All of us have heard this several times: robots and artificial intelligence (AI) will replace many of us, and this also goes for service employees who used to have face-to-face interaction with customers. Much research has already been carried out on what the new interfaces should be like to make us humans feel comfortable in our roles as customers. So far, one result is particularly dominant: the more the interface can be made to resemble a human, the more comfortable we feel.
Such results stem from studies in which researchers have measured customers’ perceptions of humanness of robots and other agents as well as customers’ evaluations of them. And the typical result, “what-is-humanlike-is-good”, is one main reason why most AI-powered virtual agents are designed so that they have a humanlike face, a name and a gender, and that they can talk to us in a conversation mode. In other words, human attributes have become a gold standard for what the new, virtual entities should be like.
If real humans are assessed in the same way as robots and virtual agents, in terms of perceived humanness, one may perhaps think that humans would receive “full” humanness scores. A human is a human, right? However, after having seen the results of copious studies in which participants were asked about how they perceive various humans in terms of humanness, and after having made some studies on this issue myself, I have so far not found one single study in which real humans received full humanness scores. In other words, perceived humanness is a variable, not a dichotomy, and it rarely reaches its highest possible value when people are asked about the humanness of other people.
Perceived humanness is a variable, not a dichotomy, and it rarely reaches its highest possible value when people are asked about the humanness of other people.
The main reason is probably that being human means having many characteristics related to an inner life – such as having agency, an ability to experience emotions, and having a feeling for what is right and wrong – and these characteristics will never be fully accessible to others. So, no one can know for sure what it is to be me, and I cannot fully know what it is to be someone else. This is indeed an essential part of being human – and a timeless source of pleasant surprises and disappointments.
In any event, studies showing that real humans are typically denied full humanness by others are often made under the label of dehumanization. This is a malicious form of perceptual bias because it can lead to many horrible outcomes – such as genocide, torture, slavery, rape, and various forms of other anti-social behaviors. The main idea is something like this: if another person is not a full human, well, then we have a green light to do whatever we want with this person.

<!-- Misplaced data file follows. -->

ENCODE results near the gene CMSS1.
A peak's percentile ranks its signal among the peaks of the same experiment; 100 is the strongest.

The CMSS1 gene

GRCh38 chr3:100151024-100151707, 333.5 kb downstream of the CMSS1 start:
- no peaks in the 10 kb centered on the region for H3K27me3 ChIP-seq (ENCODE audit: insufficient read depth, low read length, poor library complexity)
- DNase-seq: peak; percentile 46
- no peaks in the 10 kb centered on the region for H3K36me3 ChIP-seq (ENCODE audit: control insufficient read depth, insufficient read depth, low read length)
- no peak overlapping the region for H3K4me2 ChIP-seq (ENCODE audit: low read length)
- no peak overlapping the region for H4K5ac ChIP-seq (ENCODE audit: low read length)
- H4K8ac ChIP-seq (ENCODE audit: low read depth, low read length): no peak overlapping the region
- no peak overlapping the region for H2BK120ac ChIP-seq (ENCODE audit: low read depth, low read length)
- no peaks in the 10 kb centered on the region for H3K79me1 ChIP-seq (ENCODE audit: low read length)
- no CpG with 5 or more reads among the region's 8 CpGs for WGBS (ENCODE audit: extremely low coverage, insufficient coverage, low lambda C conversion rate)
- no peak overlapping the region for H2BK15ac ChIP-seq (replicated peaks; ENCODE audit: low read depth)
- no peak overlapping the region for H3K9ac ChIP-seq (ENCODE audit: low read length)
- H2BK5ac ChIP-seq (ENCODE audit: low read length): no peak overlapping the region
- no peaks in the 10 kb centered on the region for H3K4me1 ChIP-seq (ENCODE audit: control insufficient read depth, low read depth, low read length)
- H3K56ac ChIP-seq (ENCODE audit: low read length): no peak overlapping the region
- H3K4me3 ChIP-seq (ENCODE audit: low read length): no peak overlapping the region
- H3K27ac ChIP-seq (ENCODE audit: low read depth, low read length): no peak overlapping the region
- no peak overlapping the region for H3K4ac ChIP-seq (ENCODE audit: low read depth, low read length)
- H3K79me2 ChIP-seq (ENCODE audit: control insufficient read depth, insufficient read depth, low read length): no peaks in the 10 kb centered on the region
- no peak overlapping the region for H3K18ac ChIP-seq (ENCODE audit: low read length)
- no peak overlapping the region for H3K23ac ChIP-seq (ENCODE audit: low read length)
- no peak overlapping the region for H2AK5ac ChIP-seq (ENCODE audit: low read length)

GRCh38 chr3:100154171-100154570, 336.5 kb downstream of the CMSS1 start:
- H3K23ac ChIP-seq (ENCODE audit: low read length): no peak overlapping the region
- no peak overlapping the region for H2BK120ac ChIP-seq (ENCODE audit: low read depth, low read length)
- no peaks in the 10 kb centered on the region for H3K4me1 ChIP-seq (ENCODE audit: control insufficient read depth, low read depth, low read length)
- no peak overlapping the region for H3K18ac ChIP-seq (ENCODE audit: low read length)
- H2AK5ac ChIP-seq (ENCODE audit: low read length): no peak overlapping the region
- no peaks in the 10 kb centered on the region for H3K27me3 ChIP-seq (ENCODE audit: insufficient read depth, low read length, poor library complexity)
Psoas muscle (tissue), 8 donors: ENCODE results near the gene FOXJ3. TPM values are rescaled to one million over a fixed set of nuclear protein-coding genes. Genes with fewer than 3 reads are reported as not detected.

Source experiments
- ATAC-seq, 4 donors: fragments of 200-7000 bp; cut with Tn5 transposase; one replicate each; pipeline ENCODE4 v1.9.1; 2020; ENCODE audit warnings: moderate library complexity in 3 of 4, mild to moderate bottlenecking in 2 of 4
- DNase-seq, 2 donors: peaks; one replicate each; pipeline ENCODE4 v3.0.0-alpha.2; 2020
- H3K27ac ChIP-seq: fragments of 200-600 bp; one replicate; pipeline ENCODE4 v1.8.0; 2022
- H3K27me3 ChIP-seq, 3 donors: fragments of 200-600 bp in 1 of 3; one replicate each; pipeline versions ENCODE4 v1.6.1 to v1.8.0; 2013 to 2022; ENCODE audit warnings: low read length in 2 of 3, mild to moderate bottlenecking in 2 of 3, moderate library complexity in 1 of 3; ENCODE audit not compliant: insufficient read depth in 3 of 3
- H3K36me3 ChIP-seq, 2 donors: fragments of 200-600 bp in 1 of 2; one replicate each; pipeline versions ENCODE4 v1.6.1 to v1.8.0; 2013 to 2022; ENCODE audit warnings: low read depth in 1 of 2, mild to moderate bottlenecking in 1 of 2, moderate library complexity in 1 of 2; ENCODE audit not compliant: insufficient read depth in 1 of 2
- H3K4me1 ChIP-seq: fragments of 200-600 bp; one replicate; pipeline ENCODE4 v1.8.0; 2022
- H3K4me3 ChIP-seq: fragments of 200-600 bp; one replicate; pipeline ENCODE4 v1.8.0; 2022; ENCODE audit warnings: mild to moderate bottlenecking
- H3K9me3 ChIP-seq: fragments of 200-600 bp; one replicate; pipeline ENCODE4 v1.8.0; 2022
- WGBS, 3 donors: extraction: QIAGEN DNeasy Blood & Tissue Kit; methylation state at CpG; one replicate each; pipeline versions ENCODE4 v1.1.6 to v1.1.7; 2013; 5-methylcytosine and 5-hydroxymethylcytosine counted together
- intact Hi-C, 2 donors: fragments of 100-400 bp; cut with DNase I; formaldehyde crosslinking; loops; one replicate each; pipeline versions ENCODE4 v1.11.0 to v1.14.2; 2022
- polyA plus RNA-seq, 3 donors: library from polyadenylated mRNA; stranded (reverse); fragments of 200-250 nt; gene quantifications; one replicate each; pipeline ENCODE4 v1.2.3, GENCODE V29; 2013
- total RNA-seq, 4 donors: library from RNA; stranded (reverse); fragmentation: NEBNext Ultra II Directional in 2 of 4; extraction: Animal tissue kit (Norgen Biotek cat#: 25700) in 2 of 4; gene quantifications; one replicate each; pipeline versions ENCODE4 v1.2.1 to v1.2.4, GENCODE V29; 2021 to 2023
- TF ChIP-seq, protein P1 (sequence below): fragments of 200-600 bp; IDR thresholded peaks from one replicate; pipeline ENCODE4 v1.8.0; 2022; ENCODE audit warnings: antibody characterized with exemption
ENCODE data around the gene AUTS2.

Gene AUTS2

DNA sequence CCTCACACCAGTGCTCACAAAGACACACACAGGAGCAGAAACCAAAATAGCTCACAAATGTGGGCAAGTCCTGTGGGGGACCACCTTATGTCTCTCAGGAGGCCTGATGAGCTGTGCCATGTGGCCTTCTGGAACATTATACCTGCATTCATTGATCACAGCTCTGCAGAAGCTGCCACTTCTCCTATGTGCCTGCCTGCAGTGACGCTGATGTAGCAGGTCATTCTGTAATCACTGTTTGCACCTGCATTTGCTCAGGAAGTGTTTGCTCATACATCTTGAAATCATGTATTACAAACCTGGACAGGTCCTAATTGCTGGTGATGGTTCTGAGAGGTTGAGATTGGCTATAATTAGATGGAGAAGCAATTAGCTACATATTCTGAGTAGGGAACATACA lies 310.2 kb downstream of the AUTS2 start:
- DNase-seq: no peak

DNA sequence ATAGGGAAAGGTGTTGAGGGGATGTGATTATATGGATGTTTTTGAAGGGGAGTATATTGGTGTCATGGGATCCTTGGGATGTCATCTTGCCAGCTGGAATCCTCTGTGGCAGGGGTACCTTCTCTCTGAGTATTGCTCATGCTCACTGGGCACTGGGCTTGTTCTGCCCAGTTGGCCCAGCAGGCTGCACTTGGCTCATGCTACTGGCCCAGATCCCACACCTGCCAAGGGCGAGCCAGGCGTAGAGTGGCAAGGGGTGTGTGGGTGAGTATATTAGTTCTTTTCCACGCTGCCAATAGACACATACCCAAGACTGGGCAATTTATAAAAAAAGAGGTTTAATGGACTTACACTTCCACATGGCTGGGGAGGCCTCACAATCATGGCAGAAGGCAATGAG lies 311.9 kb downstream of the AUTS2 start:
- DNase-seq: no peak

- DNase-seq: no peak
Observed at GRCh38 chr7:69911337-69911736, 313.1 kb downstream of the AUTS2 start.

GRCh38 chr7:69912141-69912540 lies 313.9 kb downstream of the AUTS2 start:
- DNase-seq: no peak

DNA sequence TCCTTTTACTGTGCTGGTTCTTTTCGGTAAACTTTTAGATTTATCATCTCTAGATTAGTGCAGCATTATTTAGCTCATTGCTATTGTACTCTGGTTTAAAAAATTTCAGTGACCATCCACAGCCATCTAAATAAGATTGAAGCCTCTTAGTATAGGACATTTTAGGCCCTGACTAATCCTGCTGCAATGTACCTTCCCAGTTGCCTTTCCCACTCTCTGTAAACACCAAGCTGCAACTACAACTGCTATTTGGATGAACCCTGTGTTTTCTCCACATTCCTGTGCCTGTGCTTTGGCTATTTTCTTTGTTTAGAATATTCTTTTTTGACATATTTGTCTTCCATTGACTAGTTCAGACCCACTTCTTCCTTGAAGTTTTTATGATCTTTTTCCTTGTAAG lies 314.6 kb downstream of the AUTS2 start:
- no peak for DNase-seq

Lately, I have had a chance to see what happens if you move beyond those groups that are studied in the dehumanization literature (homeless, migrants, drug addicts etc.). More specifically, my idea was to examine customers’ interactions with service employees through the lens of perceived humanness, and I wanted to know what would happen when customers are explicitly asked to assess service employees in term of perceived humanness.
So, for example, in one experiment I was inspired by the current corona pandemic and the new norms for behavior it has generated. The design was such that the participants were encountering a female grocery store employee who existed in two versions. In one version, she violated the norms for what is appropriate social behavior during a pandemic by coughing into the air and by neglecting social distancing; in the other version, she followed the norms. With this design, then, the participants were randomly allocated to encountering one of the two employee versions, and after the encounter I asked questions about their reactions.
Not so surprising, the norm-violating employee was dehumanized – in the same way as migrants, garbage collectors, and homeless people have been in other studies. This part of the results should be seen in the light of people’s general sensitivity to whatever is signaling disease; if there is a suspicion that someone is infected, we typically react with avoidance and disgust (and dehumanization). More surprising, however, is what happened to the participants who were exposed to the norm-complying employee – because this employee was dehumanized, too. Presumably, one reason is that decades of exposure to the idea that “the customer is king” can devaluate those who have a service role.
The take-away, I believe, is this: So much attention has been devoted to making non-human entities more humanlike that we may have forgotten that we humans typically are subject to a humanness deficit in the eyes of others. And this is far from optimal when a “what-is-humanlike-is-good” mechanism is operating. The service firm in which human employees will still interact with (human) customers, then, should be mindful of what is boosting the perceived humanness of human employees.
Professor of Marketing and Head of the Center for Consumer Marketing (CCM), Stockholm School of Economics
Senior Fellow Researcher at CERS, Hanken